Aoraki/Mount Cook is the highest mountain in New Zealand. It lies in the Southern Alps range, which runs the length of the West Coast of the South Island. A popular tourist destination, it is also a favourite challenge for mountain climbers. The Tasman Glacier and Hooker Glacier flow down its slopes.
Aoraki/Mount Cook from Hooker Glacier
Aoraki/Mount Cook from Mt Cook/Salmon farm road
The mountain is in the Aoraki/Mount Cook National Park. The park was formally declared in 1953, and in combination with Westland National Park is one of the United Nations World Heritage Parks. The park contains more than 140 peaks standing over 2,000 m (6,500 ft) and 72 named glaciers, which cover 40% of the park's 700 km² (173,000 acres).
The settlement of Mount Cook Village (also known as The Hermitage) is a tourist centre and base camp for the mountain. It is 7 km from the end of the Tasman Glacier, 12 km south of Aoraki/Mount Cook's summit.
Lake Benmore with Aoraki/Mount Cook in the distance. Popular photo spot for tourists
The alpine village of Mount Cook (also known as The Hermitage), located in Aoraki Mount Cook National Park 7 km from the end of the Tasman Glacier and 12 km south of the Aoraki/Mt Cook summit. It provides a range of accommodation from an international style hotel to motels, backpackers and camping.
Aoraki means "Cloud Piercer" in the Kâi Tahu dialect of the Mâori language. Historically, the Mâori name has been spelt Aorangi in the "canonical" Mâori form.
The first European to see Aoraki/Mount Cook was probably Abel Tasman, during his first Pacific voyage around December 13, 1642.
The English name (Mount Cook) was given by Captain John Lort Stokes and honours Captain James Cook, who first surveyed and circumnavigated the islands of New Zealand in 1770. Captain Cook did not sight the mountain during his exploration.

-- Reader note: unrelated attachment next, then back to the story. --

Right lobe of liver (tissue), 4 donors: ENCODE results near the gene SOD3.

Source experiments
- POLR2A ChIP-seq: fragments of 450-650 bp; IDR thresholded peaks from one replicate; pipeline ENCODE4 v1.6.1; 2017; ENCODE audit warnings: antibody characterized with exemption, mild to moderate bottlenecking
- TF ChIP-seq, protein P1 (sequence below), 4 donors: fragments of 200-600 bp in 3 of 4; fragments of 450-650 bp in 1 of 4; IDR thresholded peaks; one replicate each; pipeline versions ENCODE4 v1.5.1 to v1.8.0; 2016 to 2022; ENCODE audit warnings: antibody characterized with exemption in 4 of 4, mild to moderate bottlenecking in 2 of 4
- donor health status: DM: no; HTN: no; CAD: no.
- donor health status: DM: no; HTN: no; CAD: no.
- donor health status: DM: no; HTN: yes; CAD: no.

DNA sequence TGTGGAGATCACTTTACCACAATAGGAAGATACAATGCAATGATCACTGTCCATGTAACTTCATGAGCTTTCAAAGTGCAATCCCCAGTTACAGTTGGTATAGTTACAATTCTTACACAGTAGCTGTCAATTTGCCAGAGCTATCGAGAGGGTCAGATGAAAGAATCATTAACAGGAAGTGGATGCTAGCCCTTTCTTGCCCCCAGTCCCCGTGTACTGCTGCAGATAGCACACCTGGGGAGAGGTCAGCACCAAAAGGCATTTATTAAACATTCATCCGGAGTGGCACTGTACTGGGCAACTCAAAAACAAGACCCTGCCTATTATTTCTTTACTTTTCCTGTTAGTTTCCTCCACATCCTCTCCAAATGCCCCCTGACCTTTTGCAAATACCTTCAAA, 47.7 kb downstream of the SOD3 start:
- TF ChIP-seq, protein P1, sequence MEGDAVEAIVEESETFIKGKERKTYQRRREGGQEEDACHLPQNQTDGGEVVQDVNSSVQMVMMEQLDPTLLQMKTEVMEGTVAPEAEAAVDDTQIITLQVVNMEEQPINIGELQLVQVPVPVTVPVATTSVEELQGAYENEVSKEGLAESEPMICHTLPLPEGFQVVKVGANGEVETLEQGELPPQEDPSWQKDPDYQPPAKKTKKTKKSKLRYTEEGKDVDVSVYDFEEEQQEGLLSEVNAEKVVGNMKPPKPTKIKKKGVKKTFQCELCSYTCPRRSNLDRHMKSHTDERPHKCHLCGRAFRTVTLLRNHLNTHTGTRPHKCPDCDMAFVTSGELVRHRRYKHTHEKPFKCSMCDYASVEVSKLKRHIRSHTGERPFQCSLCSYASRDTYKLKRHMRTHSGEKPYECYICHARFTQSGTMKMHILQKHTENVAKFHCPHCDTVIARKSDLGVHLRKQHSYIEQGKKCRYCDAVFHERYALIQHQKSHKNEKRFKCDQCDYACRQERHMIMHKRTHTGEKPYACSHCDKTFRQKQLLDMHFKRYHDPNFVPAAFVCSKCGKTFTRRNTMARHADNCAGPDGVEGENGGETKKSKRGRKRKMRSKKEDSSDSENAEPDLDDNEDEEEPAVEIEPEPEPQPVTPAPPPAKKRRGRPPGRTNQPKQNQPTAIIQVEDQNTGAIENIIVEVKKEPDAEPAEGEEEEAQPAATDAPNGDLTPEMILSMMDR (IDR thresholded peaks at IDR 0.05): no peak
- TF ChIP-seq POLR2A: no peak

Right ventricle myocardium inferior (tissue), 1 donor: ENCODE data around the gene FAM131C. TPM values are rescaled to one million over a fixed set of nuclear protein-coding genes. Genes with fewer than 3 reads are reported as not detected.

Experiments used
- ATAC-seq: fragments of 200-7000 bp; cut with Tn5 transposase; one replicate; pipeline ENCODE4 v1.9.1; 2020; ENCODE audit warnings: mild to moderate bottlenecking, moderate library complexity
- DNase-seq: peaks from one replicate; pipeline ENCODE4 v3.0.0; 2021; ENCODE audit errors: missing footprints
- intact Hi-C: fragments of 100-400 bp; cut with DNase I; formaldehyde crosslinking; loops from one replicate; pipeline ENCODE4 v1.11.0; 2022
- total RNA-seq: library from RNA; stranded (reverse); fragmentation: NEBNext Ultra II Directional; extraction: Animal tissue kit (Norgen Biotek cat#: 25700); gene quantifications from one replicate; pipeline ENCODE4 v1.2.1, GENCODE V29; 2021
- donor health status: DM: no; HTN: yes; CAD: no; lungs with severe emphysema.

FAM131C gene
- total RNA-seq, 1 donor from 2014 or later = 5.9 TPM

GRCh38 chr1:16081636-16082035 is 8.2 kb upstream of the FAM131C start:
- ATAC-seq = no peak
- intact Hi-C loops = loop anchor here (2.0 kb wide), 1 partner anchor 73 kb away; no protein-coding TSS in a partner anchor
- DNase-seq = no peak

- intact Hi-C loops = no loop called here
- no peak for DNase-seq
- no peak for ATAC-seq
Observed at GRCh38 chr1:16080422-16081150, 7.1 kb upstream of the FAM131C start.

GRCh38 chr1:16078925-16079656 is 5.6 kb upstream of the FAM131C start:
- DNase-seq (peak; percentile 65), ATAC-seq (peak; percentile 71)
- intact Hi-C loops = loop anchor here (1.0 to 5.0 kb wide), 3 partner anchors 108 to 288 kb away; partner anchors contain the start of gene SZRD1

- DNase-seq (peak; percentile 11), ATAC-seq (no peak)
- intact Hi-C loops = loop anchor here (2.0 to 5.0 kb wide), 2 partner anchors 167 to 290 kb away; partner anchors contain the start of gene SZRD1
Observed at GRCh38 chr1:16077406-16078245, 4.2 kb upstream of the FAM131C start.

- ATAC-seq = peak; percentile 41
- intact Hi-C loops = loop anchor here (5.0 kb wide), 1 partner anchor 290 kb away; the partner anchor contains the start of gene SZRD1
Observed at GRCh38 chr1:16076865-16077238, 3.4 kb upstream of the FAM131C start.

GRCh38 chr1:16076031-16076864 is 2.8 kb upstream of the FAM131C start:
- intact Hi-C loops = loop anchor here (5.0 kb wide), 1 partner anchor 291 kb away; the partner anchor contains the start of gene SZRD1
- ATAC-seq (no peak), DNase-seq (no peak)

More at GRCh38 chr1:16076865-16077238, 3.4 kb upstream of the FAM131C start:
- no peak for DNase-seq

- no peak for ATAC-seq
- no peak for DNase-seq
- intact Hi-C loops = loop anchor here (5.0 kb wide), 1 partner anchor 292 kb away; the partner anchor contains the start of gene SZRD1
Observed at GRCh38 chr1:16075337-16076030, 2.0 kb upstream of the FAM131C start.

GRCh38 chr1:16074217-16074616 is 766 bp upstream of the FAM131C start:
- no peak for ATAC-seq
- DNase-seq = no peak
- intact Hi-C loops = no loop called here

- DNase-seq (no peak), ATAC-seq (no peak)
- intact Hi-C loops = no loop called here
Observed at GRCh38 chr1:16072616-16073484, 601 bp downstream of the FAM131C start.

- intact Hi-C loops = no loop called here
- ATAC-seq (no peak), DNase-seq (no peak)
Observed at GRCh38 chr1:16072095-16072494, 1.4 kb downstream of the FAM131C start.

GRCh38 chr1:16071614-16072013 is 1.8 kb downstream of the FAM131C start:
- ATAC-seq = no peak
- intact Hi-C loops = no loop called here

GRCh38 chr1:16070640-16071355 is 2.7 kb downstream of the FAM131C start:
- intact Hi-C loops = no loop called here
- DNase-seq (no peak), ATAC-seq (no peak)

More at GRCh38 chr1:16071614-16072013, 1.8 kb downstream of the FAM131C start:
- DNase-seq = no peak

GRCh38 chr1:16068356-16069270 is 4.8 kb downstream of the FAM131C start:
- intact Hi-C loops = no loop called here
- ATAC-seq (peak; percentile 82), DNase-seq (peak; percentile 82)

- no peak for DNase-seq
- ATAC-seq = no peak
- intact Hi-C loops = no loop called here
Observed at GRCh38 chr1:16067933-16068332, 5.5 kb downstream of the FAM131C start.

Following the settlement between Kâi Tahu and the Crown in 1998, the name of the mountain was officially changed from Mount Cook to Aoraki/Mount Cook to incorporate its Mâori name, Aoraki. As part of the settlement, a number of South Island placenames were appended with their Mâori name. Signifying the importance of Aoraki/Mount Cook, it is the only one of these names where the Mâori name precedes the English. Under the settlement the Crown agreed to return title to Aoraki/Mount Cook to Kâi Tahu, who then formally gifted it back to the nation.
The Southern Alps on the South Island are formed by tectonic uplifting and pressure as the Pacific and Australia-Indian plates collide along the island's western coast. The uplifting continues, raising Aoraki/Mount Cook an average of 7 mm (just over a quarter of an inch) each year. However, erosive forces are also powerful shapers of the mountains. The severe weather is due to the mountain's jutting into a trade wind pattern known as the Roaring Forties, which is characterized by powerful winds that run roughly around 45°S latitude, south of both Africa and Australia, so that the Southern Alps are the first obstacle the winds encounter after South America as they blow easterly across the Southern Ocean.
Aoraki/Mount Cook was 10 m (33 ft) higher until approximately 10 million cubic metres of rock and ice fell off the northern peak on 14 December 1991
Map of Aoraki/Mount Cook area
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